Alex was stunned. “Erm, I was hoping you would tell me that…?” he paused momentarily, during which Alex Wade’s eyes frantically darted around the café, looking for inspiration.

“We could, like, threaten to sue them back, for like, slander or something? Maybe throw in human rights?” Alex Wade finally responded, with all the conviction of a teenager telling his mum of his whereabouts during a drunken night on the swings.

“Unbelievable!” Alex’s stress level hit the roof. “What am I paying you for? You told me you’re a top media lawyer!” he raged. The two men at the table next door looked over again, turning back to their conversation with grins.

“Well, I am, but you know, I used top in the way you guys do, like, everything is top, if I’m honest” Alex Wade responded, a little hesitantly. “I once helped a mate write a letter to the local paper. It was really good. I thought that was enough.” He let out a depressed sigh. “It went to my head. I had some cards printed, and I was dishing them out. I never thought anyone would want to instruct me. Sorry man. I’ll head back home.” Alex Wade stood up and began putting his pad back in his bag.

Alex groaned. He realised he had wasted his money, but it would look bad to walk into a meeting by himself. It would be carnage. “Look, Alex, don’t leave. Let’s just sort something out now, and make the best of it, OK?” Alex was trying his best, but he knew the next few hours would just be crisis management.


Frustrated Writer

Frustrated Writer had a feeling it would happen, but didn’t know when it would happen. This was one of his frustrations – not knowing when things would happen. But, as sure as Quiksilver has no ‘c’, it happened: someone else started masquerading as Frustrated Writer.

Frustrated Writer’s doppelganger called herself Frustrated Writer. Like Frustrated Writer, Frustrated Writer kept an eye on the shenanigans at Legal Cheek Towers, waiting to flex her linguistic muscles. She’d been watching Frustrated Writer for a while. She liked his style, and the fact that he could be relied upon. In this sense, if no other, Frustrated Writer never frustrated her.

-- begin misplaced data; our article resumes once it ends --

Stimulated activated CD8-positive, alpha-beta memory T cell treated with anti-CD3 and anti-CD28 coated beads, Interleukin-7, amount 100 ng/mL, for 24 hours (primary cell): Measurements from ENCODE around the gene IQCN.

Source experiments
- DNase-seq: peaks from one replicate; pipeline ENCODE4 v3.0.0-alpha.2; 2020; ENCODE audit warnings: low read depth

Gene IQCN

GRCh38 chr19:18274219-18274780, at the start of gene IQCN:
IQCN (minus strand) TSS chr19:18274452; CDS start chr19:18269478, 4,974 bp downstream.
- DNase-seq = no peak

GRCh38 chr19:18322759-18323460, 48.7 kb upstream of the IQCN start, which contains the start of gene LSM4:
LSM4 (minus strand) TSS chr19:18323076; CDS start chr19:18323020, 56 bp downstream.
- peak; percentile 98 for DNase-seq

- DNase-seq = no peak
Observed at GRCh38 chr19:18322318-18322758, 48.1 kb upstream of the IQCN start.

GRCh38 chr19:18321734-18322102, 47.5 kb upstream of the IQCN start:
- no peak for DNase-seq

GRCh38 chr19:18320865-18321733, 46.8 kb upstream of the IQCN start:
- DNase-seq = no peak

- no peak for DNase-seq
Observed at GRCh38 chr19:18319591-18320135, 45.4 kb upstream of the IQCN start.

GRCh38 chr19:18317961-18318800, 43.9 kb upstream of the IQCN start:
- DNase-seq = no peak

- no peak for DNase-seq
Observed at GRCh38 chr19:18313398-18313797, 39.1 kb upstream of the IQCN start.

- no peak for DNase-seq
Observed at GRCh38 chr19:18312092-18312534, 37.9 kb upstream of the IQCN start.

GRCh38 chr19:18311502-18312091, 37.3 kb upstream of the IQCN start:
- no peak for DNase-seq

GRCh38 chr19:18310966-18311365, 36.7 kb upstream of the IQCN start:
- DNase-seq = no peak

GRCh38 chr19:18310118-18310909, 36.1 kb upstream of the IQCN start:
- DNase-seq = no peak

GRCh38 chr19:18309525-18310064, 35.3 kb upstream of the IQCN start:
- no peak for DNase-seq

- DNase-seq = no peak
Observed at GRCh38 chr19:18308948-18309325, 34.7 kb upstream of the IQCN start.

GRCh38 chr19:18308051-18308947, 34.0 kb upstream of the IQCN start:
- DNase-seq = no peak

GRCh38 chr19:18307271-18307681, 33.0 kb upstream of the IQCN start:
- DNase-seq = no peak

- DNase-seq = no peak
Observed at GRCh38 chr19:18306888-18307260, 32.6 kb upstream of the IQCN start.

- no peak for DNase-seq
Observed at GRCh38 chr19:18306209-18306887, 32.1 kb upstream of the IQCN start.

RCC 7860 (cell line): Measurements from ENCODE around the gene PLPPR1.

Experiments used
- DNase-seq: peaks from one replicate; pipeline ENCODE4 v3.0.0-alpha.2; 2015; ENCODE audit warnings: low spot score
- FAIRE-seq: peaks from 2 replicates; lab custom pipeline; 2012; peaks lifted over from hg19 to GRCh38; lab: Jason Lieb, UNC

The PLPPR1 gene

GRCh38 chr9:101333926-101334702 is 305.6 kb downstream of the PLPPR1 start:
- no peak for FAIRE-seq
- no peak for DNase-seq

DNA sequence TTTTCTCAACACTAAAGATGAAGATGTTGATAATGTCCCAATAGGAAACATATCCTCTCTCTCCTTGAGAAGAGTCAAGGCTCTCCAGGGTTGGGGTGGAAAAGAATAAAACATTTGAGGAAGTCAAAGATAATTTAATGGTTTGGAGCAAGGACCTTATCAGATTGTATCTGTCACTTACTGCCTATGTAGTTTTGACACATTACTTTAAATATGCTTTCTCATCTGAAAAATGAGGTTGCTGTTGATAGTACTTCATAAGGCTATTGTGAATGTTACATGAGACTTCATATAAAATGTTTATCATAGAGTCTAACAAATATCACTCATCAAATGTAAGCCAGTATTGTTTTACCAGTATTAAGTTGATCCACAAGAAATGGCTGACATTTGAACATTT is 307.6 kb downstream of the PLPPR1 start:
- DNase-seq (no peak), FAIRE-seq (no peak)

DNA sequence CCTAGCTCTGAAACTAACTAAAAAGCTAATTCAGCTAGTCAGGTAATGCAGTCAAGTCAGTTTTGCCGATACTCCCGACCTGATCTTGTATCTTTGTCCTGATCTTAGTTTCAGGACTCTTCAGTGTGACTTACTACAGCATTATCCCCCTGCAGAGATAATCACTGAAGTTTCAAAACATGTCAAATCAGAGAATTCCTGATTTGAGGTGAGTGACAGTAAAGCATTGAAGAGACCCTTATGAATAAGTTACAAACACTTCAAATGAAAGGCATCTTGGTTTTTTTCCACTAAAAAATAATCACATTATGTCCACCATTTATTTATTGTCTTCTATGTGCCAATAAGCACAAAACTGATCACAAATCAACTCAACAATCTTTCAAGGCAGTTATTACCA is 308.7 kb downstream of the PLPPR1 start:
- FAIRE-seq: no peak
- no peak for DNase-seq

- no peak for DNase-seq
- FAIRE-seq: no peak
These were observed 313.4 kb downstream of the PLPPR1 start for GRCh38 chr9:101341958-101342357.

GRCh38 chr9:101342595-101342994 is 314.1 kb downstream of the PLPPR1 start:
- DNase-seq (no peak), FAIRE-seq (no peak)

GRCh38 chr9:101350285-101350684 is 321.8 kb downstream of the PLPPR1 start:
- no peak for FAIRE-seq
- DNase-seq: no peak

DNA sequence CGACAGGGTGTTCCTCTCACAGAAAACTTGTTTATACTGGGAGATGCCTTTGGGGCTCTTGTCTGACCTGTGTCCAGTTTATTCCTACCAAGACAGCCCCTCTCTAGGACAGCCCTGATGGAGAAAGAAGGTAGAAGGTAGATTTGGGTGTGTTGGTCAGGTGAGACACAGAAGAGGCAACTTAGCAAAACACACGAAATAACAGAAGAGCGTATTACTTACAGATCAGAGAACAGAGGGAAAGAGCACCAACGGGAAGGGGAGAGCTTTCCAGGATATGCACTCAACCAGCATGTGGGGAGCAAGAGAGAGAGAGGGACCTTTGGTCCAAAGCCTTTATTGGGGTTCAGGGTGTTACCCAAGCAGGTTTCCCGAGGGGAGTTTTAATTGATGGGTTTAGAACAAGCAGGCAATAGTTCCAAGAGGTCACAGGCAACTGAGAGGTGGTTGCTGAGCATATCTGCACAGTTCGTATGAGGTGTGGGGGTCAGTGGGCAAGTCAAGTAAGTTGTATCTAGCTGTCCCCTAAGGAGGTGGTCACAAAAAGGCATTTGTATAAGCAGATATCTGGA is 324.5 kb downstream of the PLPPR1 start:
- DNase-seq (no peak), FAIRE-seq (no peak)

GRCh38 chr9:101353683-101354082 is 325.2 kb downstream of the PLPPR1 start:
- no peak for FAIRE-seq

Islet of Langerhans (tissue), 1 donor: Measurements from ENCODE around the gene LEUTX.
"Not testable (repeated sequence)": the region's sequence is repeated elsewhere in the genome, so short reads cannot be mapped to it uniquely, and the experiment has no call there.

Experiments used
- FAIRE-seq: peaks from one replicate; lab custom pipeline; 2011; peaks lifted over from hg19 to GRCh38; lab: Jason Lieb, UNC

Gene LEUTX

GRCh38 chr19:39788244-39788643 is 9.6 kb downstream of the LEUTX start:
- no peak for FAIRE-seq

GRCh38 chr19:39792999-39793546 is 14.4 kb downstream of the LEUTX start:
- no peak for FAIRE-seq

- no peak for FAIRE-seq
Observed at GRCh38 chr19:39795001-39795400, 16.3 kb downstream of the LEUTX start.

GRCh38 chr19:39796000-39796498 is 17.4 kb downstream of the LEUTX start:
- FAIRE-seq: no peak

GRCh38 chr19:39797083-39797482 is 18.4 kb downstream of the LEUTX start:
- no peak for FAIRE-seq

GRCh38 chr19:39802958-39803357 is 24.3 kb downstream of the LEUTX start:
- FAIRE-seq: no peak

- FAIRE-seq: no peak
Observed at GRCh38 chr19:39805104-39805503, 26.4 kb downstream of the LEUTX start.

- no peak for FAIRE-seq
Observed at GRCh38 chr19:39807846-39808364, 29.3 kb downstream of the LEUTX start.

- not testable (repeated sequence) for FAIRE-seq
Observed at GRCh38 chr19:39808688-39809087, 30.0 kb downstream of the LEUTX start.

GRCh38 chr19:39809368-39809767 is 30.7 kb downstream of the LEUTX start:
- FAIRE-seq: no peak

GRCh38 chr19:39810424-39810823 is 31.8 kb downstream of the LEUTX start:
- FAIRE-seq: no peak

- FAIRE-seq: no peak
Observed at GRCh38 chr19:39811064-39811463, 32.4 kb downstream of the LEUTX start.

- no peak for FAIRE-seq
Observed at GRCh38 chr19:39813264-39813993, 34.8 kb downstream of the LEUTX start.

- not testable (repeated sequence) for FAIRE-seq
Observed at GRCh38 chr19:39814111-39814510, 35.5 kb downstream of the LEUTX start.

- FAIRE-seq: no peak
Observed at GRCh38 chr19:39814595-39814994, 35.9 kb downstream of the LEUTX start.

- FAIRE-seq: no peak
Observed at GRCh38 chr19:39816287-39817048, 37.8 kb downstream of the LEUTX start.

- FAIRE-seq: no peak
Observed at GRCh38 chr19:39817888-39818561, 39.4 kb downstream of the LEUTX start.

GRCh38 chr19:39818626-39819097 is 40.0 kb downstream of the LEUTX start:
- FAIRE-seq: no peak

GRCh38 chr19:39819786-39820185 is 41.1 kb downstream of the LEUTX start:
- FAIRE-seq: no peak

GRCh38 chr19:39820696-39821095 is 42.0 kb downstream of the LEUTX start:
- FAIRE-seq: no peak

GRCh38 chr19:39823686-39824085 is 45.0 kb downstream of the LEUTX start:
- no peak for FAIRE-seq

Frustrated Writer began her masquerade by replying to Frustrated Writer, as if they were characters in an Italo Calvino novel – aware of their literary futility, and yet somehow delighting in it, as if, when all is said and done, and neither ever thought it was, acting is all. She wrote of Frustrated Writer knowing that it would happen: that she, Frustrated Writer, would turn up and start pretending to be Frustrated Writer. Frustrated Writer even called herself, in a blatant slice of post-modernist mischief, Frustrated Writer, and wrote that Frustrated Writer had his frustrations but that at least she, Frustrated Writer, could count on him.

Frustrated Writer felt unsettled by Frustrated Writer. Had everything he’d written in fact been written by Frustrated Writer? Was her reply a mere jest; had she been Frustrated Writer all along or, if not all along, sometimes, or, if not sometimes, at least once?

Hanging his head in his hands Frustrated Writer typed ‘Quicksilver’ into Google. Damn it! It referred to mercury, if it referred to anything at all. Then he typed ‘Quiksilver’. Damn it! Frustrated Writer was right. This was the correct spelling of the international surf brand founded by Alan Green and John Law in 1973, whose name to this day is indelibly associated with legendary Oahu-raised regular footer Jeff Hakman, a man who, Frustrated Writer discovered, once travelled to Australia for a surfing competition with three ounces of cocaine glassed inside the hollowed-out fin of his contest board.

Frustrated Writer felt despair detonate in his soul with the ferocity of a 15-ft close-out at Pipeline. Research, research! The horror, the horror! If he didn’t do it properly, he would always be Frustrated Writer.

But just then Frustrated Writer concluded her reply by saying: ‘I like your style, Frustrated Writer. Keep going.’



I stopped reading the “reply” 2 paragraphs in…



In true LC style, there has to be a copycat.

Imitation is flattery.